Figure 1 Computed tomography of the patient. A, B: Computed tomography (CT) scan taken at the time of hepatocellular carcinoma (HCC) diagnosis showing intrahepatic multinodular HCCs (white circles); C, D: Positron emission tomography CT scan showing multiple lipiodolized masses and abnormal fluorine-18 2-fluoro-2-deoxy-D-glucose uptake on liver (no distant metastasis was found); E, F: After repetitive transarterial chemoembolization, a viable hypervascular mass remained (E, white circle), but after 6 mo of oral sorafenib, this was not detected by liver dynamic CT (F, arterial phase).

Because the tumor was not indicative for curative treatment, repeated TACE was performed with one or two month intervals. However, despite three sessions of TACE, follow-up dynamic liver CT revealed disease progression with viable intrahepatic HCCs (Figure 1E) and multiple paraaortic lymphadenopathy. At this time, serum AFP levels had increased to 2795 ng/mL, and thus, sorafenib was recommended. However, the patient refused for financial reasons, and TACE was performed once more. Followed-up CT scan taken after the fourth TACE session showed disease progression (Figure 2A) and portal vein tumor thrombosis (PVTT) that had not been previously identified was shown (Figure 2B and D).

Figure 2
Figure 2 The diagnosis of portal vein tumor. A, B, D: Portal vein tumor (A), which was not evident at diagnosis, was detected by liver dynamic computed tomography (CT) (B, black arrow) and positron emission tomography-CT (D, black arrow) after four sessions of transarterial chemoembolization; C: Portal vein tumor improved after 3 mo of sorafenib (white arrow).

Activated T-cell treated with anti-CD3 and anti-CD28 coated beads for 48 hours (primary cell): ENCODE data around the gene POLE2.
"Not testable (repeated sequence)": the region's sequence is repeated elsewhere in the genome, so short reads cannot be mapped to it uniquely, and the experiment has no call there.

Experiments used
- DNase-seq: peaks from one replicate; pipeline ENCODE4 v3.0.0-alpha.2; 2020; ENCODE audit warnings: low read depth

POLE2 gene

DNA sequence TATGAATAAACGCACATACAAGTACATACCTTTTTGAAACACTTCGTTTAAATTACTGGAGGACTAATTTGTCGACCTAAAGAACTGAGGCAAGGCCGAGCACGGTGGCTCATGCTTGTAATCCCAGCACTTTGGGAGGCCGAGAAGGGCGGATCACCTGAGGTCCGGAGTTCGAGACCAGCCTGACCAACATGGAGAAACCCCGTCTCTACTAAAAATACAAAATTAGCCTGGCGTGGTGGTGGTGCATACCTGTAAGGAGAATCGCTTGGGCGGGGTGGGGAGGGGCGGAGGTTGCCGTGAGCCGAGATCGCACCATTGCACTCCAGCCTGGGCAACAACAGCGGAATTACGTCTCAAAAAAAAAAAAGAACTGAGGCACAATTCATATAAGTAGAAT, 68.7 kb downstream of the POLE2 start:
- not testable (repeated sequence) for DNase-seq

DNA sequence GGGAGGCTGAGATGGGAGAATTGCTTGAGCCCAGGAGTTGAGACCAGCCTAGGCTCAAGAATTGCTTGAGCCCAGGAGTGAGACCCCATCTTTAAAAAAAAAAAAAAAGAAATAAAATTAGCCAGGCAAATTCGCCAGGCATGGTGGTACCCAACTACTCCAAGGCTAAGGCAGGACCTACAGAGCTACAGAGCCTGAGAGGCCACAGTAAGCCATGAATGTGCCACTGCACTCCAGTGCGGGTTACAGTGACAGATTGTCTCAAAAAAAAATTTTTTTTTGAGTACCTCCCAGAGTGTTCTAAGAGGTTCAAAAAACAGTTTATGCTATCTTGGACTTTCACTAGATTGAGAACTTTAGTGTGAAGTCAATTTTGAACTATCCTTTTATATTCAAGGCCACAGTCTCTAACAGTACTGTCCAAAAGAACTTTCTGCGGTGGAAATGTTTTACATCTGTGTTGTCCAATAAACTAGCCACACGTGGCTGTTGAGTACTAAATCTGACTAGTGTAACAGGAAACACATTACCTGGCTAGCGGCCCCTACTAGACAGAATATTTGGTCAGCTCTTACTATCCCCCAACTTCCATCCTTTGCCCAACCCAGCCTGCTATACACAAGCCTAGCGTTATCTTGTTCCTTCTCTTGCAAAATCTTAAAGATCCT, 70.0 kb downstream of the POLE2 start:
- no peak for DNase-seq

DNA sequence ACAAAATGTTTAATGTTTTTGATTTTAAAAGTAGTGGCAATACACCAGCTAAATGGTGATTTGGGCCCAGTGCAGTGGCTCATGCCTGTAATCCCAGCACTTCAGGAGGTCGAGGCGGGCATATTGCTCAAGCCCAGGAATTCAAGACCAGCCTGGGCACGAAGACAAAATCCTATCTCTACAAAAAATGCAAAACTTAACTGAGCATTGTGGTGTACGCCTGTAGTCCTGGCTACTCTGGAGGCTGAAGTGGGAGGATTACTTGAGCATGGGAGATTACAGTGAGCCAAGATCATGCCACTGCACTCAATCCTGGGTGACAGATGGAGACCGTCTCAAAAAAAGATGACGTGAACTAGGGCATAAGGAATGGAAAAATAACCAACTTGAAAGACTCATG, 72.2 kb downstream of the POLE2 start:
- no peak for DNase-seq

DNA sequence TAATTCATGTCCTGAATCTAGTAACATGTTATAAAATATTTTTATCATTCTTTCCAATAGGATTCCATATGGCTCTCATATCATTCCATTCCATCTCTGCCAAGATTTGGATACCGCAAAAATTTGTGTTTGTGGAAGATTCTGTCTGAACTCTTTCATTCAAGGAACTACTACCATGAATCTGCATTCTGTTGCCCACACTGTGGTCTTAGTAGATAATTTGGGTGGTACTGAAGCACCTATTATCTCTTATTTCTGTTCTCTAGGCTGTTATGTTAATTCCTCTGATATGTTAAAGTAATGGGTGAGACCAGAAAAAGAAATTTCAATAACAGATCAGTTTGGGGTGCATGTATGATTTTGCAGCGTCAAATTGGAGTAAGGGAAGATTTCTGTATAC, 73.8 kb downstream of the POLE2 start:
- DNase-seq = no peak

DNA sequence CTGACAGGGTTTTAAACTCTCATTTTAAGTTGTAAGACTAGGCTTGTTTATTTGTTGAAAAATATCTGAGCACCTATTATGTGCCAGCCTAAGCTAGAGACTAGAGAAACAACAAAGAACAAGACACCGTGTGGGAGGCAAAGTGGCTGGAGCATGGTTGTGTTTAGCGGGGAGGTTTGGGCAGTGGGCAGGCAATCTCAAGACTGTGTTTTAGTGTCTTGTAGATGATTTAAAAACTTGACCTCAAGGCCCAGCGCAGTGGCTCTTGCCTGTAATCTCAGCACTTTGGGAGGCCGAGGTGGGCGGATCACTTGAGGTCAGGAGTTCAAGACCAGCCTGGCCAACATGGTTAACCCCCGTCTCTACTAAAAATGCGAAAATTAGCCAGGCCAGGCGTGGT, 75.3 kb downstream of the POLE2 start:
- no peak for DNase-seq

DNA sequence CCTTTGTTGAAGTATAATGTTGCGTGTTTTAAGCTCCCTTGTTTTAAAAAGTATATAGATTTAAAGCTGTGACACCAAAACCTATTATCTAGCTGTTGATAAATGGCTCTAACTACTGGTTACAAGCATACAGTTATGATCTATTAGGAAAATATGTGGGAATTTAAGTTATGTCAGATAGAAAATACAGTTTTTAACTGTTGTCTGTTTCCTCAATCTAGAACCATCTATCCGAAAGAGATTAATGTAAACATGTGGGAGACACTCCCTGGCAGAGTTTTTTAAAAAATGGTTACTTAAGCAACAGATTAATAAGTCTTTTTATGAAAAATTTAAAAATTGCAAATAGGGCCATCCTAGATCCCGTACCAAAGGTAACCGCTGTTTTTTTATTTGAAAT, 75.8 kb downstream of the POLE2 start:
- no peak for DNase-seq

Due to the PVTT, transarterial chemoinfusion (TACI) was performed, and oral sorafenib (400 mg b.i.d) was initiated 4 d later. After 3 mo of sorafenib administration, serum AFP level returned to normal range (5.3 ng/mL), and dynamic liver CT visualized no remaining hypervascular intrahepatic mass, though it did show multiple lipiodol uptake. Furthermore, the PVTT and paraaortic lymphadenopathy had partially improved (Figure 2C). After 20 d of sorafenib administration, the patient developed a grade 2 hand-foot skin reaction and the dosage was reduced to 400 mg daily. After 6 mo of sorafenib treatment, serum AFP remained in normal range and no viable hypervascular mass was observed by dynamic liver CT (Figure 1F). The PVTT and the metastatic paraaortic lymph node had completely disappeared on dynamic liver CT, and no PDG uptake was observed by follow-up PET-CT (Figure 3). Therefore, he achieved clinical CR.

Figure 3
Figure 3 Positron emission tomography computed tomography. A, B: After four sessions of transarterial chemoembolization, significant multiple abdominal lymphadenopathy was detected by positron emission tomography (PET)-computed tomography (CT) (black arrows); C, D: Fluorine-18 2-fluoro-2-deoxy-D-glucose uptakes disappeared on follow up PET-CT scans taken after 6 mo on sorafenib.

Sorafenib was maintained at 400 mg daily (200 mg, b.i.d) for 6 mo after the achievement of CR. However, sorafenib was discontinued after 12 mo of administration for financial reasons. The patient was lost to follow up at 2 mo after sorafenib discontinuation, at which time, he had maintained a CR status for 8 mo.

DISCUSSION

The majority of patients diagnosed with HCC have advanced stage disease, and for most, palliative treatments, such as, TACE or systemic treatment, are the only available therapeutic options. The SHARP trial report concluded that sorafenib was the only treatment regimen capable of providing a survival benefit for advanced HCC[3], and although several targeting agents and systemic cytotoxic agents have been developed, none has shown survival benefit in advanced HCC to date.

Sorafenib is a small molecule inhibitor of tyrosine protein kinases (e.g., VEGFR and PDGFR) and of Raf kinases. Sorafenib blocks VEGF and PDGF signaling, suppresses tumor angiogenesis, and interrupts Raf kinase signaling by suppressing tumor cell proliferation and inducing apoptosis. These actions of sorafenib are attributed to the inhibition of the serine/threonine kinases Raf-1 and B-Raf and to its inhibition of the receptor tyrosine kinase activities of VEGFRs 1, 2, and 3 and PDGFR-β. Furthermore, cellular signaling mediated by the Raf-1 and VEGF pathways has been implicated in the molecular pathogenesis of HCC, and this provides a rationale for the effect of sorafenib in HCC[9,10].